About 20% of all professionally held funds in the US are now considered to be “Sustainable” This sector can be known by different names including sustainable, ethical and socially responsible.

This sector aims to invest in “good” companies and/or avoids investing in “bad” companies. The definition of good and bad can vary from company to company but there are several reasons why this sector is growing so fast.

Firstly, it is becoming much easier to identify companies because businesses are now voluntarily (in some cases) disclosing what their sustainability score is. Companies are providing details on things such as gas emissions, Waste management, Water management, land use and toxic spills etc.
Companies are not doing this voluntarily for any other reason other than it is good for business. This I believe is one area where the financial fund industry can have a serious positive impact on the world. As funds demand more information from companies, companies respond by improving their numbers. We have seen evidence of this in the number of companies willing to even report their figures.
But it also evident that millennials, people who became adults since 2000, will seek out to deal with companies who are more socially responsible.
Lastly companies do this because in the long term it should make them more profitable companies and less dependent on the likes of volatile commodity prices.

The tipping point is close, when things like solar panels make financial sense on people’s homes, why wouldn’t businesses be the same? They are, yet they are improving in lots of areas not just getting your hot water from the sun.

Companies being more sustainable to attract young adults as customers and funds as investors, combined with the ever improved level of information that is available has led to a perfect storm for this sector.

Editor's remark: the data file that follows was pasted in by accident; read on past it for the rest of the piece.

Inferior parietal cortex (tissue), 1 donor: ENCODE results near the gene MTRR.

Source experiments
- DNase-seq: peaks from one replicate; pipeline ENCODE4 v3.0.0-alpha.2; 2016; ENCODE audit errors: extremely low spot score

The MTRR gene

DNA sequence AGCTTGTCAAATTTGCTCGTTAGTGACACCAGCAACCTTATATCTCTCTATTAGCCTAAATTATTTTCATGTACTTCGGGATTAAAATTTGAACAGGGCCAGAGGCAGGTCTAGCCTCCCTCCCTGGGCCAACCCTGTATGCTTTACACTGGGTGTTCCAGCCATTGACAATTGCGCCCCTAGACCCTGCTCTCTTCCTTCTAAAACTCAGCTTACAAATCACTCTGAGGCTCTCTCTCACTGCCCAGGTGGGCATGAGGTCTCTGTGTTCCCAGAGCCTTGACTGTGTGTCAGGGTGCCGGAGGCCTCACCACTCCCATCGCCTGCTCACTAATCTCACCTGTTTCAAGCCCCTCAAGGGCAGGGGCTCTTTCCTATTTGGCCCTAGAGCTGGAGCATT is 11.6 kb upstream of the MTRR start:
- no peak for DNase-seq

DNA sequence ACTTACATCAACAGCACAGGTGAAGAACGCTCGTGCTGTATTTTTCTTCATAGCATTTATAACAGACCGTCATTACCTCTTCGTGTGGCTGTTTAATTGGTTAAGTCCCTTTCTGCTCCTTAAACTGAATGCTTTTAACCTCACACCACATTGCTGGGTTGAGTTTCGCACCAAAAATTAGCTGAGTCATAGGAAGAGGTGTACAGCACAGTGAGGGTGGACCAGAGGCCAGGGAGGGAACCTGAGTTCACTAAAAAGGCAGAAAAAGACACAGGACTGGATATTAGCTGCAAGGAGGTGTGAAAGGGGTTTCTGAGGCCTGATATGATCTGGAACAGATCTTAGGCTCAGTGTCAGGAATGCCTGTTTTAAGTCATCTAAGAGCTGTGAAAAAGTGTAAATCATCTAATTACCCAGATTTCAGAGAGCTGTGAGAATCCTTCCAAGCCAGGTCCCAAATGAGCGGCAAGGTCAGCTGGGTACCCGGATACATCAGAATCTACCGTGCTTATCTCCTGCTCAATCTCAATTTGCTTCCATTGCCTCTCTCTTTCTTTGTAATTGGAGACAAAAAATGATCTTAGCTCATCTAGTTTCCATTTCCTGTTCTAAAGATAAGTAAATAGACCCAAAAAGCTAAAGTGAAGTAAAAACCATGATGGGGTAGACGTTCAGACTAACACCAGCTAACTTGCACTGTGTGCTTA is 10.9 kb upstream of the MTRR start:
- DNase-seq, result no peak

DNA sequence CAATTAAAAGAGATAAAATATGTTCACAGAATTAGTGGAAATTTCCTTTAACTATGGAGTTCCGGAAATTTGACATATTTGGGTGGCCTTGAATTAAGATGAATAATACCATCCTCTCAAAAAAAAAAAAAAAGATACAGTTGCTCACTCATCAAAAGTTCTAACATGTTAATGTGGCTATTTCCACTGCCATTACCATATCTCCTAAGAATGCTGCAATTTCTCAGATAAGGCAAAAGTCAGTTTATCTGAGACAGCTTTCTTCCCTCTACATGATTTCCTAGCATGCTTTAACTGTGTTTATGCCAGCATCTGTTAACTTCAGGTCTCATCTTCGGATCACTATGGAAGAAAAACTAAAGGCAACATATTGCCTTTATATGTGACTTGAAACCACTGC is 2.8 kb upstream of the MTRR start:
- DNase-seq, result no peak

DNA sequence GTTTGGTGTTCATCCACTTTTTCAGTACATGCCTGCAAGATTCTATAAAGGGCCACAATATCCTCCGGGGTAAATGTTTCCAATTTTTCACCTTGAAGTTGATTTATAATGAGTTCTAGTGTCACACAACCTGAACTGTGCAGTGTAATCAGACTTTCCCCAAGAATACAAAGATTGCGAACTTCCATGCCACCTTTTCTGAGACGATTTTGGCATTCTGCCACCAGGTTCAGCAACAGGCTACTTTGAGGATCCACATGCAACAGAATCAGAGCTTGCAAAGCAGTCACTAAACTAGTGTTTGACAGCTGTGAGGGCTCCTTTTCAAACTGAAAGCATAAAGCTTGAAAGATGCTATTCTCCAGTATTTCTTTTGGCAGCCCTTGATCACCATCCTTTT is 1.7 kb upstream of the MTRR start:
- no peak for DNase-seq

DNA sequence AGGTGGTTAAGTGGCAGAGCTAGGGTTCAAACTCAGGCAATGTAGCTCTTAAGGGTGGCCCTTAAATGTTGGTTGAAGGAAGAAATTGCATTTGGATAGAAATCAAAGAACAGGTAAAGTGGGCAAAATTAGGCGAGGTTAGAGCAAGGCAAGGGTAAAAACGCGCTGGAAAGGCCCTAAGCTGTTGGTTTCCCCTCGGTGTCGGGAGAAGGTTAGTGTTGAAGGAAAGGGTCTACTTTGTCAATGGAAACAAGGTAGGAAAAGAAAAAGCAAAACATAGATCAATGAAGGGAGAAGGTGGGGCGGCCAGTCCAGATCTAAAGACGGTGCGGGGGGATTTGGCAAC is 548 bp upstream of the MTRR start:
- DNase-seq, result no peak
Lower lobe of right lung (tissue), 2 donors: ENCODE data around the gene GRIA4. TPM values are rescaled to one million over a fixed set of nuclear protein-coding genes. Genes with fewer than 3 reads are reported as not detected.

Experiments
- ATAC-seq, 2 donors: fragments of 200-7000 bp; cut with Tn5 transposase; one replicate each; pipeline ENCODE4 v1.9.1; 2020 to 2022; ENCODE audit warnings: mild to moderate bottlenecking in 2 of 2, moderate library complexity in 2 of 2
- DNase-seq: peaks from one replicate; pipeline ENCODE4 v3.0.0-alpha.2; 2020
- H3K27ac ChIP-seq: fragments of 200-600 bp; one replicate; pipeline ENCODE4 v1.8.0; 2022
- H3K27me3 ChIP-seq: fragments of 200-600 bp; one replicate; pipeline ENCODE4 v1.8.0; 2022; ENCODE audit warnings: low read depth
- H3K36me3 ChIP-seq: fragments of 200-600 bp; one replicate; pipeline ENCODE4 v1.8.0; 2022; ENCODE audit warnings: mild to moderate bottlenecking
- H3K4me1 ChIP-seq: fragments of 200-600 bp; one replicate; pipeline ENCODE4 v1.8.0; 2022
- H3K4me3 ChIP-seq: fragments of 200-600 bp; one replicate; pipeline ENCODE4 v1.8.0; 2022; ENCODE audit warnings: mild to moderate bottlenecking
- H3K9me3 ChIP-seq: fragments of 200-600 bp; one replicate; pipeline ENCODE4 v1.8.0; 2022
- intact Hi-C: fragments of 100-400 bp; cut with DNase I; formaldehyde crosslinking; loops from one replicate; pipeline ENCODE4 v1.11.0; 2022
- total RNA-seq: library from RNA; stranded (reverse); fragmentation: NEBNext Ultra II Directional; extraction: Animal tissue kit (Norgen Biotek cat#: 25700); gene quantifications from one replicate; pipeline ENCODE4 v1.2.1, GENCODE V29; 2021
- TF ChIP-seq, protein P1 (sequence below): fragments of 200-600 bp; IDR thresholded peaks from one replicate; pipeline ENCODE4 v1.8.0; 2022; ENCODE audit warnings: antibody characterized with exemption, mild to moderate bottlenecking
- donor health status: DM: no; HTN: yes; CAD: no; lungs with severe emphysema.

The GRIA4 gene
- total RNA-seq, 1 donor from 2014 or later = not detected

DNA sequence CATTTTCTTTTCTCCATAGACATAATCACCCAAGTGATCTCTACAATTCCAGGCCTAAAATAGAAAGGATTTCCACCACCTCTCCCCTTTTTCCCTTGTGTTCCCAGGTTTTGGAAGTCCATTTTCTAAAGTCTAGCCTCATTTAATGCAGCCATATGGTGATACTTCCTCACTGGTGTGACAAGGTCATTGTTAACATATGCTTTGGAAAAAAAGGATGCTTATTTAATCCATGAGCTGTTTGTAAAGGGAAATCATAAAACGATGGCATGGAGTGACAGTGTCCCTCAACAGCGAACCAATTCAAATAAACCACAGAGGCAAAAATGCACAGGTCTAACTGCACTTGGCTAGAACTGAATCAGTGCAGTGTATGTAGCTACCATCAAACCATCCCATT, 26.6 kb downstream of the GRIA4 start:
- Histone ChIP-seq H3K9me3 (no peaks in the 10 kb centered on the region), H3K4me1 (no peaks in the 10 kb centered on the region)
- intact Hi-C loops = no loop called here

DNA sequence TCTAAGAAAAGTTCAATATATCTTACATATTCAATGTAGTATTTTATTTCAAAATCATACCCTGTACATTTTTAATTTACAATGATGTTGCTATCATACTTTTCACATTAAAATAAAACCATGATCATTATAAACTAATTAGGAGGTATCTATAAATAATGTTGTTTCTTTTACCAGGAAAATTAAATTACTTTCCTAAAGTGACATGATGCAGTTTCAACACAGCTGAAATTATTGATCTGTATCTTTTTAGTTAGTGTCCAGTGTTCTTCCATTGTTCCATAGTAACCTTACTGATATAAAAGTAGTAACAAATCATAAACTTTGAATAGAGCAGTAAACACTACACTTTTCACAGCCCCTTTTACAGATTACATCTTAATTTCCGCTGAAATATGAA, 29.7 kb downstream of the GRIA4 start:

Traditionally this type of investing was restricted to simply not investing in companies that were engaged with child labour, the arms trade, tobacco or factoring farming. With the information now available, it still includes all of this but fund managers can go much deeper, opening up greater opportunity for investment.

The lack of interest in Ireland in this type of investing is evident in the fact that Aviva closed all their Socially Responsible Investments last February. Fund flows into these types of funds in Aviva suggested Irish people just had no interest.
I am 18 years advising clients, I have only been asked twice if this field even existed. Interestingly both of the clients who asked, had an attitude that they accepted they would have to take lower returns in return for a clear conscience.

In my opinion this attitude meant that the sector would never take off. Unless the industry can show that the very best companies to invest in are the ones who are sustainable and unless the companies start behaving better to be an attractive investment options the sector will struggle.

I have witnessed a slow shift in attitudes in this field over the last 18 months and I believe we are reaching a point where you can have your cake and eat it. It will be interesting to see where this goes, but it probably is the biggest opportunity the fund management industry has to have a positive impact on the world, for once.